Loss of Control Eating and Binge Eating in the 7 Years Following Bariatric Surgery
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Although bariatric surgery is an effective intervention for severe obesity, a subset of patients demonstrates suboptimal weight outcomes. Postoperative loss of control eating (LOCE) and binge eating may influence weight outcomes, though research has not examined differences by surgical procedure, or factors that predict postoperative LOCE. This study aimed to  characterize LOCE and binge eating disorder (BED) over a 7-year period following bariatric surgery;  examine concurrent, prospective, and cumulative relationships between LOCE and weight loss;  assess whether these associations are moderated by surgery type; and  evaluate predictors of LOCE.
Participants were 2156 patients who underwent laparoscopic adjustable gastric banding (LAGB) or Roux-n-Y gastric bypass (RYGB) in the multi-center Longitudinal Assessment of Bariatric Surgery-2 (LABS-2) study. Generalized linear mixed models examined relationships between LOCE and percent weight loss and predictors of LOCE.
LOCE and BED initially declined then increased after surgery, with a notable number of de-novo cases (25.6% and 4.8%, respectively). LOCE was related to less concurrent but not prospective or cumulative percent weight loss. Self-monitoring of eating, higher daily eating frequency, older age, male gender, and higher self-esteem were associated with a lower likelihood of LOCE.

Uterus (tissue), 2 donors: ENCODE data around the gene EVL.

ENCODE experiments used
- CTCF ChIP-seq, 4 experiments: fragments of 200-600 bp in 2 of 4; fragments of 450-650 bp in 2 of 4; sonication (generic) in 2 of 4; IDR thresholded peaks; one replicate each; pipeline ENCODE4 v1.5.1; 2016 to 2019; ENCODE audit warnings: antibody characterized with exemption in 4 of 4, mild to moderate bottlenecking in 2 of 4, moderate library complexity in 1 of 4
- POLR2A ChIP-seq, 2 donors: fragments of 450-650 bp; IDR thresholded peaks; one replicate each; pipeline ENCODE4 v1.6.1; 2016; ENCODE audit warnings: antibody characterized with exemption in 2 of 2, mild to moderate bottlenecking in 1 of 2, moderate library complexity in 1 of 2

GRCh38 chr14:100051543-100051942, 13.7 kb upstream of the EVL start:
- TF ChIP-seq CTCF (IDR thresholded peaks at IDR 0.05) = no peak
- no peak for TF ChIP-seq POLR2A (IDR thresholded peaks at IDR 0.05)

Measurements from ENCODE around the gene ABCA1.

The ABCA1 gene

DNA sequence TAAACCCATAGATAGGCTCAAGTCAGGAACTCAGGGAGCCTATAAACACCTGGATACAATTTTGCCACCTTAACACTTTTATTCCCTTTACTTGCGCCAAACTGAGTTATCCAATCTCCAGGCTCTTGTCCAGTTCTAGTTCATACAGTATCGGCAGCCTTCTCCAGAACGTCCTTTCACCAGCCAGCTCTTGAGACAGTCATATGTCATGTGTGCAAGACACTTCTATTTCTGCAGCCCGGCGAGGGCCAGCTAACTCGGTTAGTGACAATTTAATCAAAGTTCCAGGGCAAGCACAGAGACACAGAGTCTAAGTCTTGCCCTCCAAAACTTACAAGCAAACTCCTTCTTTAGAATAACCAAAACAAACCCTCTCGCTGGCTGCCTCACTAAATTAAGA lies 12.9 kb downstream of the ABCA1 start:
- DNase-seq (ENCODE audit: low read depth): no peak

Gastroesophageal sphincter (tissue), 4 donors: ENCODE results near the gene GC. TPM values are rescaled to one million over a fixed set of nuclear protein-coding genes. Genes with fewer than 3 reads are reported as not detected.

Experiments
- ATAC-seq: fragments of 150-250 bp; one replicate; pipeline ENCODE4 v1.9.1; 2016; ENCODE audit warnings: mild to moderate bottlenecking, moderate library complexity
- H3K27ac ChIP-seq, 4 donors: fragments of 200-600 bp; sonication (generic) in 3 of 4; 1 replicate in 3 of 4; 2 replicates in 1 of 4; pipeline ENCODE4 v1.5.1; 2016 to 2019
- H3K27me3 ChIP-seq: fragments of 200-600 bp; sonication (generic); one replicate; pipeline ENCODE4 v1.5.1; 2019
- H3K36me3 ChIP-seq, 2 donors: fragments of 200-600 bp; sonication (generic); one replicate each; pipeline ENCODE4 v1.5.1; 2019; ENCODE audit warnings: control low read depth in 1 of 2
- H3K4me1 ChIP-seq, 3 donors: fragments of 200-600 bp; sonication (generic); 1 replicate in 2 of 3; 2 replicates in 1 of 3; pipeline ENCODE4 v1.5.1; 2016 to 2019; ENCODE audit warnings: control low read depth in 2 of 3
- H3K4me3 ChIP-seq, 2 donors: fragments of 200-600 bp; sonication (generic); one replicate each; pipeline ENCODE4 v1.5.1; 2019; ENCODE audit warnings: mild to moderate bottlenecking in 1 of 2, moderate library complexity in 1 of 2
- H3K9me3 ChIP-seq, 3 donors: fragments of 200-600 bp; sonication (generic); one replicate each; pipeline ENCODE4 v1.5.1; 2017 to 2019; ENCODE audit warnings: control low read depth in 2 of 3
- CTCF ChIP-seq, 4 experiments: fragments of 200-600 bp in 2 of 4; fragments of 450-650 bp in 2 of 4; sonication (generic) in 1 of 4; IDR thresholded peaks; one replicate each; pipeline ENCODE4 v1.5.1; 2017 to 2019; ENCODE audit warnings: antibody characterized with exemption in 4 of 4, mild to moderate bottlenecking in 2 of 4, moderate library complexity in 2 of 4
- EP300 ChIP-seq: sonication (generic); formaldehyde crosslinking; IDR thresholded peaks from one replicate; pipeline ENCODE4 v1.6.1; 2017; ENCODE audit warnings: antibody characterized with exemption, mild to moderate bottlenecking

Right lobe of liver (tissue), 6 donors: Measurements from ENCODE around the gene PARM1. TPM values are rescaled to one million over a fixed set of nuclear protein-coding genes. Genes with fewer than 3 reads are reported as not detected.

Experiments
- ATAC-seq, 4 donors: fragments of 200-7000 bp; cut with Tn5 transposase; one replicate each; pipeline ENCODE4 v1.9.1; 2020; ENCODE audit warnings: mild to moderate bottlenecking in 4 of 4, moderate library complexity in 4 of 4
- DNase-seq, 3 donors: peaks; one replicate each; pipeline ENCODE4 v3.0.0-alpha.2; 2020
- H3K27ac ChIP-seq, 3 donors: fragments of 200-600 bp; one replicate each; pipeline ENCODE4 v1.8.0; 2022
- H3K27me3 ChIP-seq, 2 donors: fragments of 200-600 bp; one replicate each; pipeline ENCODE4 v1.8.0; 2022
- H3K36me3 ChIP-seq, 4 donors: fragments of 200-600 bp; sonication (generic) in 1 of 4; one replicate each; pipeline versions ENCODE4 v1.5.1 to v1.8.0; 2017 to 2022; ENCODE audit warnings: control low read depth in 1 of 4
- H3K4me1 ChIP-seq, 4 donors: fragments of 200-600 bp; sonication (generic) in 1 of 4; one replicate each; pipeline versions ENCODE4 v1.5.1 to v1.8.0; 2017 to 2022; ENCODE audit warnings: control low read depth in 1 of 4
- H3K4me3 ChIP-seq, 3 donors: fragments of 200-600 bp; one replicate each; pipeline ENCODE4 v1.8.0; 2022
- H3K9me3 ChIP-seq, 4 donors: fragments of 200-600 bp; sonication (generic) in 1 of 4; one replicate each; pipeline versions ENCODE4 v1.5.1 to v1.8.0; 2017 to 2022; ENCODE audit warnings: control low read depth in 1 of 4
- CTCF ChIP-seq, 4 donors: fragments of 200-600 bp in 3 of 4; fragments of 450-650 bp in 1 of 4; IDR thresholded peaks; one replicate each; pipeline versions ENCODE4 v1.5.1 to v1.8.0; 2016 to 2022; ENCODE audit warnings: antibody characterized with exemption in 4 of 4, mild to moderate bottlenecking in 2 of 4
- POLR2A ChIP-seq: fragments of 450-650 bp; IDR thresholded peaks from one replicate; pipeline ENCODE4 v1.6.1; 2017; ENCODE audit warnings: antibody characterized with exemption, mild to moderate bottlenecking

Results suggest that LOCE and binge eating are clinically relevant behaviors that may impede weight loss, and findings highlight the importance of ongoing assessment of maladaptive eating following surgery.
KeywordsBariatric surgery Gastric bypass Gastric banding Binge eating disorder Loss of control eating Weight loss
LABS-2 was funded by a cooperative agreement by the National Institute of Diabetes and Digestive and Kidney Diseases (NIDDK) grants James.Mitchell@SanfordHealth.org (University of Pittsburgh, Data Coordinating Center); U01-DK66667 and UL1-RR024996 (Columbia- Presbyterian in collaboration with Cornell University Medical Center Clinical and Translational Research Center [CTRC]); U01-DK66568 and M01RR-00037 (University of Washington in collaboration with Cornell University Medical Center CTRC); U01-DK66471 (Neuropsychiatric Research Institute); U01-DK66526 (East Carolina University); U01-DK66585 and UL1- RR024153 (University of Pittsburgh Medical Center in collaboration with Cornell University Medical Center CTRC); and U01-DK66555 (Oregon Health & Science University).
Compliance with Ethical Standards
All procedures performed in studies involving human participants were in accordance with the ethical standards of the institutional and/or national research committee and with the 1964 Helsinki declaration and its later amendments or comparable ethical standards.
Conflict of Interest
The authors declare that they have no conflict of interest.
Informed consent was obtained from all individual participants included in the study.
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